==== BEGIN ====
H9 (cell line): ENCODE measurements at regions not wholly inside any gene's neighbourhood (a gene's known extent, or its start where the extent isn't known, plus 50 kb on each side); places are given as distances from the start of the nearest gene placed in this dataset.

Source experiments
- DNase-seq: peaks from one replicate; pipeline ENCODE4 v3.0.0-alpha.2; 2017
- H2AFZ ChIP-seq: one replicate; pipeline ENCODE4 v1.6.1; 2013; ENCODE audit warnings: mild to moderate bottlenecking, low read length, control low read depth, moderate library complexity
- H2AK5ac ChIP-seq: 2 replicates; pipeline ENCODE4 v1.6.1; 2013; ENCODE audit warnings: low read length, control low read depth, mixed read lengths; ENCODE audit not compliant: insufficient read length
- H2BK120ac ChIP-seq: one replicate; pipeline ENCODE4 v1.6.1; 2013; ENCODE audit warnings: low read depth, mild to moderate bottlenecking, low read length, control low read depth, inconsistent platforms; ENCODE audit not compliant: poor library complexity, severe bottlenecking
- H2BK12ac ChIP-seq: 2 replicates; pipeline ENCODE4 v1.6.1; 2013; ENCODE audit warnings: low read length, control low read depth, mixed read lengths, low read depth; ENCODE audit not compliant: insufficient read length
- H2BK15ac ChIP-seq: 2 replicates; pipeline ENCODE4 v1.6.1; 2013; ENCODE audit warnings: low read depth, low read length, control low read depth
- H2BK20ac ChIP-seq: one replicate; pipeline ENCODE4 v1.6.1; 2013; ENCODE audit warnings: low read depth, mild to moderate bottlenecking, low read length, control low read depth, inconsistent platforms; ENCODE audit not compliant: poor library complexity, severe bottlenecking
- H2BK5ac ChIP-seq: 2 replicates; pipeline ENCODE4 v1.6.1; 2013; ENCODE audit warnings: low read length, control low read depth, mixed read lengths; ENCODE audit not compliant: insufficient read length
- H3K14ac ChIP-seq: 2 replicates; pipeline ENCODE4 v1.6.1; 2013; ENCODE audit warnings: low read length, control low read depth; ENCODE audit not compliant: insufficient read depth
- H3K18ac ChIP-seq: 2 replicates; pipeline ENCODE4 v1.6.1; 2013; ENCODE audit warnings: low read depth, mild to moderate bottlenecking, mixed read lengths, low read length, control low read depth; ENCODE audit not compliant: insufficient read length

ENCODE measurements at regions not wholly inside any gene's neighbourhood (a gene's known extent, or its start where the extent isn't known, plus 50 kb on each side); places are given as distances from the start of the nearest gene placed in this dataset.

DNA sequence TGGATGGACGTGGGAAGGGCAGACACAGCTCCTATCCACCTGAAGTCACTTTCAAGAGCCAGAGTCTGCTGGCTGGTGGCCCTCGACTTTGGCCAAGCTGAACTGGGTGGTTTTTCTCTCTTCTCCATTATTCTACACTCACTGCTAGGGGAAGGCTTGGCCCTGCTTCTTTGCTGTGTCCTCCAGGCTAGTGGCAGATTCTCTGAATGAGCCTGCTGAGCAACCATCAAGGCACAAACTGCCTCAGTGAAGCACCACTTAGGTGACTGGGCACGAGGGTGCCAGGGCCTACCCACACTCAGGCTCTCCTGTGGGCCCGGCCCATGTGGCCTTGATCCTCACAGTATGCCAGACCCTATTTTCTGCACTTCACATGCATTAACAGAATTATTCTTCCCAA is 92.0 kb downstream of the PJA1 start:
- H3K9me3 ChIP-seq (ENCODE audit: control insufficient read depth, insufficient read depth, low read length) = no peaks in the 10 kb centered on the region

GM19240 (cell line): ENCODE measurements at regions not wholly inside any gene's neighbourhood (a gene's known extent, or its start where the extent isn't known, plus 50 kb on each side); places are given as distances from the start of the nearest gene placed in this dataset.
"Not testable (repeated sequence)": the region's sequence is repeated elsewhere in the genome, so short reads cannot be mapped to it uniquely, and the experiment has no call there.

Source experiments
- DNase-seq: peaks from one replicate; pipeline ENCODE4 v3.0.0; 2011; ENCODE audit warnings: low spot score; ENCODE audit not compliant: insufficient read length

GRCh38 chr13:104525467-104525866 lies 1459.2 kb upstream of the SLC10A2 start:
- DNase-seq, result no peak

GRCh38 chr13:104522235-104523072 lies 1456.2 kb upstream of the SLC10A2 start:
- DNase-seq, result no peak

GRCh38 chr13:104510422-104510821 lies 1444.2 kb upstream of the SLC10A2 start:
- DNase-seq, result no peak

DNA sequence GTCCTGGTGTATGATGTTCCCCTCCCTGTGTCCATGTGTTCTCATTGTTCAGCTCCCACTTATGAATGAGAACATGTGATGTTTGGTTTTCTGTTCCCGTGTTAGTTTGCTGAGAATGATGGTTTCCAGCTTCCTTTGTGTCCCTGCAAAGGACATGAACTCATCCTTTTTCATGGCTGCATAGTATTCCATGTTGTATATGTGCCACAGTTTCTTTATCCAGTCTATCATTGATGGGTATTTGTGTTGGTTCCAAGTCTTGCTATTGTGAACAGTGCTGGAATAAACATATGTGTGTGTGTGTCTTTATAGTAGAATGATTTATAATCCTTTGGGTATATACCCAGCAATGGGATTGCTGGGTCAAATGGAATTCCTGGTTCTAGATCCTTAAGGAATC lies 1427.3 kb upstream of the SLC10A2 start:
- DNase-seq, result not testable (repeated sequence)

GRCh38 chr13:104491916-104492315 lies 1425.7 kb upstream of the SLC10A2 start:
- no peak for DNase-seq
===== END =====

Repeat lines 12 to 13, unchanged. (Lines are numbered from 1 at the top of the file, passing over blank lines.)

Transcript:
- H3K18ac ChIP-seq: 2 replicates; pipeline ENCODE4 v1.6.1; 2013; ENCODE audit warnings: low read depth, mild to moderate bottlenecking, mixed read lengths, low read length, control low read depth; ENCODE audit not compliant: insufficient read length

ENCODE measurements at regions not wholly inside any gene's neighbourhood (a gene's known extent, or its start where the extent isn't known, plus 50 kb on each side); places are given as distances from the start of the nearest gene placed in this dataset.